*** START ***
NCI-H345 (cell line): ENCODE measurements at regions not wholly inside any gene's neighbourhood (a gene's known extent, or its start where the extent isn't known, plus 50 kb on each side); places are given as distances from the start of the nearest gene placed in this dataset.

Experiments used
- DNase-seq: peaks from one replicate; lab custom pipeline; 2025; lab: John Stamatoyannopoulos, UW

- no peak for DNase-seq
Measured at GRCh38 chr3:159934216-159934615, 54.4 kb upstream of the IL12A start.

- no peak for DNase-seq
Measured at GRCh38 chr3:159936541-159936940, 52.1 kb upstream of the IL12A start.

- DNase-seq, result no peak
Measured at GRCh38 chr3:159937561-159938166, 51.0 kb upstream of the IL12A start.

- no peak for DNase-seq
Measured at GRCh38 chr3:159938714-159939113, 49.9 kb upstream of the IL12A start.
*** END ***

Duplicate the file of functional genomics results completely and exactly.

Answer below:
NCI-H345 (cell line): ENCODE measurements at regions not wholly inside any gene's neighbourhood (a gene's known extent, or its start where the extent isn't known, plus 50 kb on each side); places are given as distances from the start of the nearest gene placed in this dataset.

Experiments used
- DNase-seq: peaks from one replicate; lab custom pipeline; 2025; lab: John Stamatoyannopoulos, UW

- no peak for DNase-seq
Measured at GRCh38 chr3:159934216-159934615, 54.4 kb upstream of the IL12A start.

- no peak for DNase-seq
Measured at GRCh38 chr3:159936541-159936940, 52.1 kb upstream of the IL12A start.

- DNase-seq, result no peak
Measured at GRCh38 chr3:159937561-159938166, 51.0 kb upstream of the IL12A start.

- no peak for DNase-seq
Measured at GRCh38 chr3:159938714-159939113, 49.9 kb upstream of the IL12A start.